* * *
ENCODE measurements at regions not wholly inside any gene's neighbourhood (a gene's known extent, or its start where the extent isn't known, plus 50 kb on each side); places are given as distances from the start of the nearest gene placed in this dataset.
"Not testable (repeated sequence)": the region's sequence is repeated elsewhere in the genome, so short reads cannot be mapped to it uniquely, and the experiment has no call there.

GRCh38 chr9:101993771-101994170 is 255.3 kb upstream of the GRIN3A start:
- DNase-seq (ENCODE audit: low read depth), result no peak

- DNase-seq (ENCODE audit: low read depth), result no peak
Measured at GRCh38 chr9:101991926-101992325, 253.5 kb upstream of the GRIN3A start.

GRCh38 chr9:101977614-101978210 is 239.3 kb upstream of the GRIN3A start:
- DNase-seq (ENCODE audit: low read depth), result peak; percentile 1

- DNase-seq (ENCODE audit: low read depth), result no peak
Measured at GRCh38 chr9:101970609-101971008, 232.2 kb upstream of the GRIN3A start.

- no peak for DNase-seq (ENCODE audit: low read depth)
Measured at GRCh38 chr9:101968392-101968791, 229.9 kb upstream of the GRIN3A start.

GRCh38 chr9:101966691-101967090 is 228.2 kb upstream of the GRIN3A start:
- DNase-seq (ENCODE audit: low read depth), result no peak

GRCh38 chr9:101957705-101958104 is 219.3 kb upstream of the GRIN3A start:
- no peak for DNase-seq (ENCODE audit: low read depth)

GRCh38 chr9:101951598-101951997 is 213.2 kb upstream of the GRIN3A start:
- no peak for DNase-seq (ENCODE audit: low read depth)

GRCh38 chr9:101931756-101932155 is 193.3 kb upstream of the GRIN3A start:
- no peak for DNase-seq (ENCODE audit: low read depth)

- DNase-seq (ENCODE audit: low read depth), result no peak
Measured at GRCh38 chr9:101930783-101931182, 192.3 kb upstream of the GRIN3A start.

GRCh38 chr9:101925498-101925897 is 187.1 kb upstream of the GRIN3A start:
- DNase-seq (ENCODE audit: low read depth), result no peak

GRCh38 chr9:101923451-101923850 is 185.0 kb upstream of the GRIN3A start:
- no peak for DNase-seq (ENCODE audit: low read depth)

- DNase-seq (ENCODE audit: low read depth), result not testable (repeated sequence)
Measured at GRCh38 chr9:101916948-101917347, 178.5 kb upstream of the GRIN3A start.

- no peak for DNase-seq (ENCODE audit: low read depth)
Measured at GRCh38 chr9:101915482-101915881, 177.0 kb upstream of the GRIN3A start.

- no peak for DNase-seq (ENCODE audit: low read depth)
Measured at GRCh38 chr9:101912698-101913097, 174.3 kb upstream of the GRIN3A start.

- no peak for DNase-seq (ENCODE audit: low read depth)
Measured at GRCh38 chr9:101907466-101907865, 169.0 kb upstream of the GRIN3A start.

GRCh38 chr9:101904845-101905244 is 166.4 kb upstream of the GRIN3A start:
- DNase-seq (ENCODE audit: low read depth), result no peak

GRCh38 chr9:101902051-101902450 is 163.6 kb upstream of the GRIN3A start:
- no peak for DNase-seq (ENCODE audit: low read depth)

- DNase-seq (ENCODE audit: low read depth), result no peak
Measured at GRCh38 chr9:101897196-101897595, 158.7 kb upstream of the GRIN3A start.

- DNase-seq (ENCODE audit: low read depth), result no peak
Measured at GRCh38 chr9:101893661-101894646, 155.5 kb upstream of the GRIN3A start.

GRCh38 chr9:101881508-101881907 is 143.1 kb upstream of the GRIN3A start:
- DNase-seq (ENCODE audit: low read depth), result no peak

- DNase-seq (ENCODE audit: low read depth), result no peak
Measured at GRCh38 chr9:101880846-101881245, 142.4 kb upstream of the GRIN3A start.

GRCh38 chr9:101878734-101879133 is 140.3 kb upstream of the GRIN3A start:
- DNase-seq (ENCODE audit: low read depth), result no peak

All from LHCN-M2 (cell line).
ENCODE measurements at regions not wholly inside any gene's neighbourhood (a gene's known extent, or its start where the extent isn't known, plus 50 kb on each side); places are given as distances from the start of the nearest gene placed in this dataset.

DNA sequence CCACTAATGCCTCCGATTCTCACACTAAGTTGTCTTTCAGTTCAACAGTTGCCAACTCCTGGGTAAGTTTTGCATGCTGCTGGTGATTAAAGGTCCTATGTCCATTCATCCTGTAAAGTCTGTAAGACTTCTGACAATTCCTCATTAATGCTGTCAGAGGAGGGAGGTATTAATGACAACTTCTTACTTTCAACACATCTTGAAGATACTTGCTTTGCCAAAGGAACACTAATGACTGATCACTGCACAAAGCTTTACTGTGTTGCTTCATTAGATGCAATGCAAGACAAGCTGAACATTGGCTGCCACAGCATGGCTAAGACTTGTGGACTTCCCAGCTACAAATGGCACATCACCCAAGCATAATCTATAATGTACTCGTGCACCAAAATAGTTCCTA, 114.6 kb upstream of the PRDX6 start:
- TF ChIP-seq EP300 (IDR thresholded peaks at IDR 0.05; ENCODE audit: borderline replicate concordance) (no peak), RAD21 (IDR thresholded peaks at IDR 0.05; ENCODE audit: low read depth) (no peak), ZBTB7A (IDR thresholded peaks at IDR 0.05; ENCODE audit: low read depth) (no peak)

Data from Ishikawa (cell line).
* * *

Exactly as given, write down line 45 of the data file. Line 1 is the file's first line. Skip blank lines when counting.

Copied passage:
- DNase-seq (ENCODE audit: low read depth), result no peak